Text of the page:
The need to combine technical expertise and potential reserves produced several collaborations between IOCs and Russian brands. In joint ventures formed with Rosneft, ExxonMobil will explore several Arctic off shore locations and Siberian fields, and Rosneft will gain access to several ExxonMobil fields in Texas.
In a deal with BP, Rosneft purchased the British-owned oil and gas brand's Russian holdings, TNK-BP, and BP increased its stake in Rosneft to about 20 percent. The companies expected the new relationship to increase exploration capability and produce operating synergies.
Russia's Gazprom worked on a long-term deal to meet China's growing gas needs. Gazprom supplies a significant amount of Europe's natural gas. The European Union targeted the company for anticompetitive practices. Gazprom's stock price declined.
Higher prices drove a 6.2 percent increase in net income to $11 billion for Lukoil. Russia's second largest oil producer appeared for the first time in the BrandZ™ ranking of oil and gas brands.
Expansion depends on brand and reputation
Reputation was the critical currency that the international companies relied on when negotiating with governments for exploration rights. Brand remained the consumer-facing expression of the company in its retail gas station locations.
Shell operated 44,000 retail locations worldwide, for example, roughly 10,000 more than McDonald's. Sinopec controlled about 29,000 gas stations, mostly in South and Eastern China.
While the financial impact of these downstream operations may be less critical than the benefit derived from upstream exploration and refining, brand presence is significant. Generally, oil and gas companies viewed their petrol station businesses as cash generators for supporting the huge expense of exploration.
Brand becomes especially important as oil and gas companies establish themselves in countries and attempt to be understood as good local citizens. Typically companies aim advertising at influencers and engaged audiences.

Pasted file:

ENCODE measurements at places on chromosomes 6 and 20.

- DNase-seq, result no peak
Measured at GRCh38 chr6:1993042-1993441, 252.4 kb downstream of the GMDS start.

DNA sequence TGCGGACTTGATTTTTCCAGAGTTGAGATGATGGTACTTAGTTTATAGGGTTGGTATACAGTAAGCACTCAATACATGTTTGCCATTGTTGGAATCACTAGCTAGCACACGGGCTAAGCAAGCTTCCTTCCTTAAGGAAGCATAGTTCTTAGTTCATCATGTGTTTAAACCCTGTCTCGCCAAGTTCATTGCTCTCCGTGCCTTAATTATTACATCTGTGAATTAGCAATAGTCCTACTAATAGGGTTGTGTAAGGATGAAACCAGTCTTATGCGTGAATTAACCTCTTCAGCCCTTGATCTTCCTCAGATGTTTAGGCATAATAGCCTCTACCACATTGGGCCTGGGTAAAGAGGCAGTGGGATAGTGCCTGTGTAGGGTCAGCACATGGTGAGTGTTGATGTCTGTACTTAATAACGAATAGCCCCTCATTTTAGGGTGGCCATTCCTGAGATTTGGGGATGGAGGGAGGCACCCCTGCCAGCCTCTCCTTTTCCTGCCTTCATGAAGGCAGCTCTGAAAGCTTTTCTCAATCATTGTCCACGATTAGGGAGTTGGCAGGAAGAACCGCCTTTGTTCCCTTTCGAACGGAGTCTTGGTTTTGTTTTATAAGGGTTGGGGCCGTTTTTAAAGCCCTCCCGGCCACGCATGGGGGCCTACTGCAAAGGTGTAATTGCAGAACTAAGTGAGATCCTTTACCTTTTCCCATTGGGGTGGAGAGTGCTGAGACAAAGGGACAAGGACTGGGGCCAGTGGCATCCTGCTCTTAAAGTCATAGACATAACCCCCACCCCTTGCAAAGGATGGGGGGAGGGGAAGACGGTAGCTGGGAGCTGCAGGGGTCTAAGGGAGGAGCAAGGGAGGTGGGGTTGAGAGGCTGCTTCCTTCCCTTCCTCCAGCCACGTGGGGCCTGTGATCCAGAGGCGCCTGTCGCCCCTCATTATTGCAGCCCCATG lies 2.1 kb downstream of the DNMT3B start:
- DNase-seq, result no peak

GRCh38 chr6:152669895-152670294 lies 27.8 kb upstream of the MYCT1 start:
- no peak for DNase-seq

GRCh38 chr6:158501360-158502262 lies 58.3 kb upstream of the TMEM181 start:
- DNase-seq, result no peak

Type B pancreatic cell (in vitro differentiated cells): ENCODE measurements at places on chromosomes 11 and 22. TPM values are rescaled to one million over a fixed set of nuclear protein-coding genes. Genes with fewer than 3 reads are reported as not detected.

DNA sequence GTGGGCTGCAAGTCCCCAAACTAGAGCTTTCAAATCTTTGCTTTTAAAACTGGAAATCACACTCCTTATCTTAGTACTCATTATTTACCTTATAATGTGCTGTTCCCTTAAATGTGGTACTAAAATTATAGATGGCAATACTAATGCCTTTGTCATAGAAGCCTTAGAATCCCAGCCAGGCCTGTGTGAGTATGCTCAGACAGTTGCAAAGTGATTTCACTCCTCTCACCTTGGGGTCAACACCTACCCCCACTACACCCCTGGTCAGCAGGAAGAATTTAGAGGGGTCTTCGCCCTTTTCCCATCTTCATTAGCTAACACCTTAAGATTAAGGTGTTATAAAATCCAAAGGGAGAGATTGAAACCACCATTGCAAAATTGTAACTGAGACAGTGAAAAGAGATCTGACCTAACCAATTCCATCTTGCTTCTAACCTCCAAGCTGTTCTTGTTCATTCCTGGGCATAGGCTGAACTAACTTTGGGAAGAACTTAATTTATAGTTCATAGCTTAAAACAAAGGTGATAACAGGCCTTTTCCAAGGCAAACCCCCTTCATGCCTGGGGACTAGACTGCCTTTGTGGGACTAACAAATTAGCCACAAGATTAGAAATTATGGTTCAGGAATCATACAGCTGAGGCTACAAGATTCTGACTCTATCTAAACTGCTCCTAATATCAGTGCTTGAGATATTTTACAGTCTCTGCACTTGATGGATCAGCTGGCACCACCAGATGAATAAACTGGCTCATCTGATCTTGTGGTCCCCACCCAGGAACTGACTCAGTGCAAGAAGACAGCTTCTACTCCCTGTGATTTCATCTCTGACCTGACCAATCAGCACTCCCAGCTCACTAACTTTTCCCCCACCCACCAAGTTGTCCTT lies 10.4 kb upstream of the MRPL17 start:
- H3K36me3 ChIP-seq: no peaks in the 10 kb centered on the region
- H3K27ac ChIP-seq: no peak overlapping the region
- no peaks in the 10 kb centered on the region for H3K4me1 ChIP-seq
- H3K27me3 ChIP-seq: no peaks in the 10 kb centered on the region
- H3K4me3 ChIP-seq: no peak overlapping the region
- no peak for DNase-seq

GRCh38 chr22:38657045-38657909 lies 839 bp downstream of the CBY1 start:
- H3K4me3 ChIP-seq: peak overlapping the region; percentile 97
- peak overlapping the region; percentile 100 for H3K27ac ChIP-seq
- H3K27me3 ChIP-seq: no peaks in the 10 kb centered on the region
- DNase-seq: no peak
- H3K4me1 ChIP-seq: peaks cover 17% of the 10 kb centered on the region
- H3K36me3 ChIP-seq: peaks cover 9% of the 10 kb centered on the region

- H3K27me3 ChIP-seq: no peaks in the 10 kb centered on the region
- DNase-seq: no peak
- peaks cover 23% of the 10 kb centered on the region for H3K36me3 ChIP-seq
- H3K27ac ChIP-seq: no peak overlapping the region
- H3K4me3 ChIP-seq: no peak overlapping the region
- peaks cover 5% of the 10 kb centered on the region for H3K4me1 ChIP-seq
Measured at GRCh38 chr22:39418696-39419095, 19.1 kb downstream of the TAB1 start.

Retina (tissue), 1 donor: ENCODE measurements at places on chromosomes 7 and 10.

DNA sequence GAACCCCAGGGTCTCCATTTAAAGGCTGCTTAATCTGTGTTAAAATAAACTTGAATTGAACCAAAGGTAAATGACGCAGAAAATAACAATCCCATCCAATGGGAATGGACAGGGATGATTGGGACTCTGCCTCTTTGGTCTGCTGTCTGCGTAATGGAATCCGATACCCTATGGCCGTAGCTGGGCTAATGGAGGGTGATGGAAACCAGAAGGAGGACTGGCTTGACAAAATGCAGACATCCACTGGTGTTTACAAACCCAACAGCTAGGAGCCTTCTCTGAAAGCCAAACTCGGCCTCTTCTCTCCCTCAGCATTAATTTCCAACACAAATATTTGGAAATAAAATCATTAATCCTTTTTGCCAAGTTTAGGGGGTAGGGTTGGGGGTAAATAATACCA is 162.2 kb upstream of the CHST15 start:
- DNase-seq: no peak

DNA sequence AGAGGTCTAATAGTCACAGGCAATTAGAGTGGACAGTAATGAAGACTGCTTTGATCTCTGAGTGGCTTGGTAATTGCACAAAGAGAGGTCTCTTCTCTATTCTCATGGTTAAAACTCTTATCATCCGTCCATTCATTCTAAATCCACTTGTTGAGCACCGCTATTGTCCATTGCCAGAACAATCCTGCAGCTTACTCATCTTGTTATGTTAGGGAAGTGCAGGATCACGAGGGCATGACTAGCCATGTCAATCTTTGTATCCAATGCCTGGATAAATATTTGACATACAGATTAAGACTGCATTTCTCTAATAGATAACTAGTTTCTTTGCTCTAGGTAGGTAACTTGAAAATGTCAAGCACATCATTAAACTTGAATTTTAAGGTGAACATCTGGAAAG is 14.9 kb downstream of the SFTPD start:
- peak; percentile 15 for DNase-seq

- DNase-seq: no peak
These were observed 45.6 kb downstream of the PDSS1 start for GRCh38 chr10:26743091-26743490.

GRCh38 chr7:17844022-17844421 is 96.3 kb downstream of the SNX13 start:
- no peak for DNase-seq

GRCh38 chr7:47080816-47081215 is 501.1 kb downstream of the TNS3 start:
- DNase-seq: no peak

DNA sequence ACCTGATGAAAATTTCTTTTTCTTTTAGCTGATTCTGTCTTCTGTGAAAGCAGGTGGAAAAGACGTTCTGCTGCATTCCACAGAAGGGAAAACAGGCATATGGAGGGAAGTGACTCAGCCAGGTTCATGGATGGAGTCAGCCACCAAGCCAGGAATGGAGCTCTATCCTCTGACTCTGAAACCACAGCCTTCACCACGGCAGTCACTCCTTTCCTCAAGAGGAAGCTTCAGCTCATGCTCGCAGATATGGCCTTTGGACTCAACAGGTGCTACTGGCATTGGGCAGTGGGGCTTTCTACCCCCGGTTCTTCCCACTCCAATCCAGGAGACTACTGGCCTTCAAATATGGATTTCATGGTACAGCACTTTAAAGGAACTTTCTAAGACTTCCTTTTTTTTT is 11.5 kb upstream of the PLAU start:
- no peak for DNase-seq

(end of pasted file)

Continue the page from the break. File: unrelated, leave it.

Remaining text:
Shell, which has operated in Iraq for about five years, but has a long-term commitment in the country, introduced a marketing campaign aimed at the Iraqi public. Launched late in 2012, the campaign positioned Shell as a contributor to the country's wellbeing, not simply an extractor of its resources.
Insights BrandZ BigData™
Brands draw investor praise, consumer scorn
The oil and gas category has a polarizing effect. Business people and investors surveyed in the BrandZ™ research rate the top brands as an excellent investment, while acknowledging the less than attractive public image of the industry.
Consumers, hugely influenced by the increasing price of gas at the pump, and concerned about the environment, are generally quite negative about the oil and gas category brands, saying they are "arrogant," "uncaring" and even "dishonest."
The multinationals attract most opprobrium and achieve very low levels of "trust," while the national oil corporations score well above average.
1 . Innovate
Innovation implies technological competence. That means not just doing something on time, but also doing something no other organization can do; something that's never been done before. That kind of innovation attracts the best workers and helps win major contracts.
2. Develop partnership skills
The cost and complication of oil and gas exploration means that one company alone seldom completes a major project. Success requires effective partnership. It's important to be known for reliably delivering on promised work on time, on budget and with a high degree of excellence.
3. Support local businesses
It's a good thing to do. And it's smart. When working internationally, supporting local businesses improves good will and reduces costs. And it's much cheaper than flying everything in from the other side of the world.
4. Help local communities
It's another cost of doing business. To be successful, a long-term business engagement requires a complementary commitment to improving local living conditions with investments in health care, education and other underfunded needs.